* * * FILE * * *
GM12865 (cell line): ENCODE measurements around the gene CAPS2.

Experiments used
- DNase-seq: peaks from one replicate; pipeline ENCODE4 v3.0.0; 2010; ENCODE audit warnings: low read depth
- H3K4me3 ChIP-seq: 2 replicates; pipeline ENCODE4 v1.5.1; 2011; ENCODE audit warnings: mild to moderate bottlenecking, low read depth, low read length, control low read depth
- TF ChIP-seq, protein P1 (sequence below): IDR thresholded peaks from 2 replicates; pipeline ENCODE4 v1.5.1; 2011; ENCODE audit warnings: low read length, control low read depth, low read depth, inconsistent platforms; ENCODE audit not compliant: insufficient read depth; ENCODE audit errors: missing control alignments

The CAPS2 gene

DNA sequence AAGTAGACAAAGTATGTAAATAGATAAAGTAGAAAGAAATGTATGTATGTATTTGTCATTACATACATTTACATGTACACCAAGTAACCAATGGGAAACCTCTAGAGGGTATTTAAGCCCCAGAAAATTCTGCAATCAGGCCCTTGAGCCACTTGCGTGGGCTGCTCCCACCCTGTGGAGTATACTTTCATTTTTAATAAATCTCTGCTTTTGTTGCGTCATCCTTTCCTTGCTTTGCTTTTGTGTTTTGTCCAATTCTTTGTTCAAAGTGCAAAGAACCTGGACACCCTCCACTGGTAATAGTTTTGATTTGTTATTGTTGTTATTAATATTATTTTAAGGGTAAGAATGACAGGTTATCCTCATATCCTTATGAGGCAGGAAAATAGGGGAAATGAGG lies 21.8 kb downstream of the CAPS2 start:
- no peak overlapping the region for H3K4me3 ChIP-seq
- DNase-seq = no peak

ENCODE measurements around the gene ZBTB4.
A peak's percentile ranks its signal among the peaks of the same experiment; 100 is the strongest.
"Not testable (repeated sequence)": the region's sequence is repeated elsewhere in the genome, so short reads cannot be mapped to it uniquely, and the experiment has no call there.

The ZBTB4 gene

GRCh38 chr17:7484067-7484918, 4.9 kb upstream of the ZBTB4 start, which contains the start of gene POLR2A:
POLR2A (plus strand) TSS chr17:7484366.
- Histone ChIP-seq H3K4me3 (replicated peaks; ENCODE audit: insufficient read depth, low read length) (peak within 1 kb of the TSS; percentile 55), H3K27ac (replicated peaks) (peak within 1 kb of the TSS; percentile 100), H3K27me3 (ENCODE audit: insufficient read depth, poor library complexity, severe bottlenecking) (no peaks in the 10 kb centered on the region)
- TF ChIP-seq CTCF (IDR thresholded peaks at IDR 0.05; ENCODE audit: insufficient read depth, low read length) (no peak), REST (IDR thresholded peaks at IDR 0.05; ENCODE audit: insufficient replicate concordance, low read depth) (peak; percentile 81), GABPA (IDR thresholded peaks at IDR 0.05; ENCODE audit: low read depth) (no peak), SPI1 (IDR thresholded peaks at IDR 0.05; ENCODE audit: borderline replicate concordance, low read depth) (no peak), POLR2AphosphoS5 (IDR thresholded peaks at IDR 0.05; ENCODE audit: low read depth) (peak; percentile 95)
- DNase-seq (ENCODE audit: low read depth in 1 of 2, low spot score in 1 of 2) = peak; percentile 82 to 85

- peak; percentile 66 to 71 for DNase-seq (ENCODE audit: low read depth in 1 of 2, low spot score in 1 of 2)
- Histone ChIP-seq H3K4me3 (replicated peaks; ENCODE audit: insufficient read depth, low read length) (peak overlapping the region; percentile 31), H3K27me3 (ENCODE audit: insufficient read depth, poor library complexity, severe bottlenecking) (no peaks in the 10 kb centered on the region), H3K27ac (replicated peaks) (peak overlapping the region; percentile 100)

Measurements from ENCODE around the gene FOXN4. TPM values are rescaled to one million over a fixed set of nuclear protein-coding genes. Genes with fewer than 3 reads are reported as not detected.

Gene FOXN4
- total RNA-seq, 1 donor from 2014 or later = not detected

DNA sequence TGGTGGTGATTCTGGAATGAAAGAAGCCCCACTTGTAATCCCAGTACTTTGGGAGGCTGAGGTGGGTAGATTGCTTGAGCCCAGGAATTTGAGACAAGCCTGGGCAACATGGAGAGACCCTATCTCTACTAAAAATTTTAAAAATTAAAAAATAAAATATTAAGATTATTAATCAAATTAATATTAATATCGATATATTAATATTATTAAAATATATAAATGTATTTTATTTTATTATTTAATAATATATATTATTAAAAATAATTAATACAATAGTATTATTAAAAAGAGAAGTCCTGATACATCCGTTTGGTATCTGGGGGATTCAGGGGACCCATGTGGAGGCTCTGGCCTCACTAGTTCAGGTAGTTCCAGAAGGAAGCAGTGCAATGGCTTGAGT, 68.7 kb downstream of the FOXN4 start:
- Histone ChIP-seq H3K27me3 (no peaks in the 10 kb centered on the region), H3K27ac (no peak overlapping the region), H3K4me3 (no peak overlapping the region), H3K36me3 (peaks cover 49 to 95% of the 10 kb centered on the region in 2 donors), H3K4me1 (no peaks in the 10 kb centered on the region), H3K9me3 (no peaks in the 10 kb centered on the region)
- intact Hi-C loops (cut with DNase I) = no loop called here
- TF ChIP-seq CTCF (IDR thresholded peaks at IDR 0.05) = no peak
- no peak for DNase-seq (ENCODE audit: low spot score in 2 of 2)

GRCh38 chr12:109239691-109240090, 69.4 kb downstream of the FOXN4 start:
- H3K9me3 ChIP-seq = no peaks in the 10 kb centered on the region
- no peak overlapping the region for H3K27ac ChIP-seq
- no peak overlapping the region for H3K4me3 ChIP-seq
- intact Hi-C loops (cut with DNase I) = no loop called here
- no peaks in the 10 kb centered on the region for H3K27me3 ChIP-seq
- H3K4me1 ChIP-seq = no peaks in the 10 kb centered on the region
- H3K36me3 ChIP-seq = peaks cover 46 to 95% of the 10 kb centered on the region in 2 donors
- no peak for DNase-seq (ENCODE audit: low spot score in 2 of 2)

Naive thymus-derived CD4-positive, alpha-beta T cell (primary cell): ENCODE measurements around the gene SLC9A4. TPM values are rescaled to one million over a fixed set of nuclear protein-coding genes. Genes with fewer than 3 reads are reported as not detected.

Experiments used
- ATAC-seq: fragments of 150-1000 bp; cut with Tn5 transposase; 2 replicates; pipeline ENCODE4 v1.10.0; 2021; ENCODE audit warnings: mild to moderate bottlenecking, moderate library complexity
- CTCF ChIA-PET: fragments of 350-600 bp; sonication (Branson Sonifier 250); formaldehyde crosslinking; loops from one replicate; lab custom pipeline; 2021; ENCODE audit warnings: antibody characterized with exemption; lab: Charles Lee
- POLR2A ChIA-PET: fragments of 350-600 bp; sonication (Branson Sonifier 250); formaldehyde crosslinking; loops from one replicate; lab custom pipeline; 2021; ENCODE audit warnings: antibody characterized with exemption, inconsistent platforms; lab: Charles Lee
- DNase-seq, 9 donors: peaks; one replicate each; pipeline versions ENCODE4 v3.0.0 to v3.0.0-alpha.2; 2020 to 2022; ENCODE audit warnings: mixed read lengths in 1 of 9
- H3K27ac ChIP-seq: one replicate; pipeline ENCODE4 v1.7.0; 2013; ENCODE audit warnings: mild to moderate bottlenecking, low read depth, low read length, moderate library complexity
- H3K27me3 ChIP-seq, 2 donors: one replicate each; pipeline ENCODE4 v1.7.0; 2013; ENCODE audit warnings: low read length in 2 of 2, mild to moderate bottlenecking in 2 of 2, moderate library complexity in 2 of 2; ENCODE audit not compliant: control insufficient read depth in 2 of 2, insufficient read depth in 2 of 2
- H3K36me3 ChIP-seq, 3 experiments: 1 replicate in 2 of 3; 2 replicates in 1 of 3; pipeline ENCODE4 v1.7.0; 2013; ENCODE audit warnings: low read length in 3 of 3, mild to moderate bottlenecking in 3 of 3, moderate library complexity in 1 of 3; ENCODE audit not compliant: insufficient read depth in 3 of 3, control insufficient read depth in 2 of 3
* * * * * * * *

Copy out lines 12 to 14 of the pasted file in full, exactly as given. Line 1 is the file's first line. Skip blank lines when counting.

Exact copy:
"Not testable (repeated sequence)": the region's sequence is repeated elsewhere in the genome, so short reads cannot be mapped to it uniquely, and the experiment has no call there.

The ZBTB4 gene

GRCh38 chr17:7484067-7484918, 4.9 kb upstream of the ZBTB4 start, which contains the start of gene POLR2A: